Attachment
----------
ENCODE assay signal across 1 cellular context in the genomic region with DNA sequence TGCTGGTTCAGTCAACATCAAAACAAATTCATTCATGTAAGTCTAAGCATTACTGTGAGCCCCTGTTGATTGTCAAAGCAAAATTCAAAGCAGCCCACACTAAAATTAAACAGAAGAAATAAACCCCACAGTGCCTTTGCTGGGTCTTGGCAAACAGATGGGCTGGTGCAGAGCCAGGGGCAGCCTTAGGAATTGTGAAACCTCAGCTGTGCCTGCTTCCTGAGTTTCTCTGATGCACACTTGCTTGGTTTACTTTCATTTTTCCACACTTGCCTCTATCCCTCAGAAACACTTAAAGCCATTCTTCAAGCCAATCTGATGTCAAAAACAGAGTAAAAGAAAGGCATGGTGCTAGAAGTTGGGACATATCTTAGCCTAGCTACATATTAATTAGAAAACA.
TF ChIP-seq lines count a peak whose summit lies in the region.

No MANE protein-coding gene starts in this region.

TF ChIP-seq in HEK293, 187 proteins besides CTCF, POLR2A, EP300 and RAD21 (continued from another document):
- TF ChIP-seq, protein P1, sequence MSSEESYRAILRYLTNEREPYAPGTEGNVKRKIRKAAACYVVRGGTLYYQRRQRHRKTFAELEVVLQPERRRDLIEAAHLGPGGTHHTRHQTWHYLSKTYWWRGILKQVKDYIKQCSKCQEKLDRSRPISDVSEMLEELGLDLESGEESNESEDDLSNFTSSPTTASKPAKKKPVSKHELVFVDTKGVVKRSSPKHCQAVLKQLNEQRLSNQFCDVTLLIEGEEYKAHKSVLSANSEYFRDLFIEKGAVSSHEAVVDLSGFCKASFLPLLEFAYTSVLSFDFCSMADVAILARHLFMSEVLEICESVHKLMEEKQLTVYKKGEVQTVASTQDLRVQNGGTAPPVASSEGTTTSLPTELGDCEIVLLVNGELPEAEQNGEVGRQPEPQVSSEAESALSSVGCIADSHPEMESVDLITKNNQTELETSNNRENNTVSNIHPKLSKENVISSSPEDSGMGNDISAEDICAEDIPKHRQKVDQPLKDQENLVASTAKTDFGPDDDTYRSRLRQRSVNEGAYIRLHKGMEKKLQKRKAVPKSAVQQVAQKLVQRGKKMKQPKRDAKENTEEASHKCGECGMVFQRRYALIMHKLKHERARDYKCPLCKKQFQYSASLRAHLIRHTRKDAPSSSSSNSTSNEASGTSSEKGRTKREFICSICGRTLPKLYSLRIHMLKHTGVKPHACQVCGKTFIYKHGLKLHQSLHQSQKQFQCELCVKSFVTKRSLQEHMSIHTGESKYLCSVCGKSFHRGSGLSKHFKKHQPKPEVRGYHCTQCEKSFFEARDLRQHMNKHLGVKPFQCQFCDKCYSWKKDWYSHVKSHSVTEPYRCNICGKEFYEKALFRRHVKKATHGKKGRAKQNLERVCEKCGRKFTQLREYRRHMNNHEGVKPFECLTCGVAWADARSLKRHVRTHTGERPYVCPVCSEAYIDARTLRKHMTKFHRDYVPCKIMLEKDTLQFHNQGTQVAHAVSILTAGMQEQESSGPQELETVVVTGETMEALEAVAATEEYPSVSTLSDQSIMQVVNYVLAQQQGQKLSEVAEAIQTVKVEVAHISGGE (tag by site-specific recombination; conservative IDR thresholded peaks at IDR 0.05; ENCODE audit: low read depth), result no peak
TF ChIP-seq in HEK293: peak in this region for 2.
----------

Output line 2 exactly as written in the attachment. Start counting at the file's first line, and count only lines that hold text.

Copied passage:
TF ChIP-seq lines count a peak whose summit lies in the region.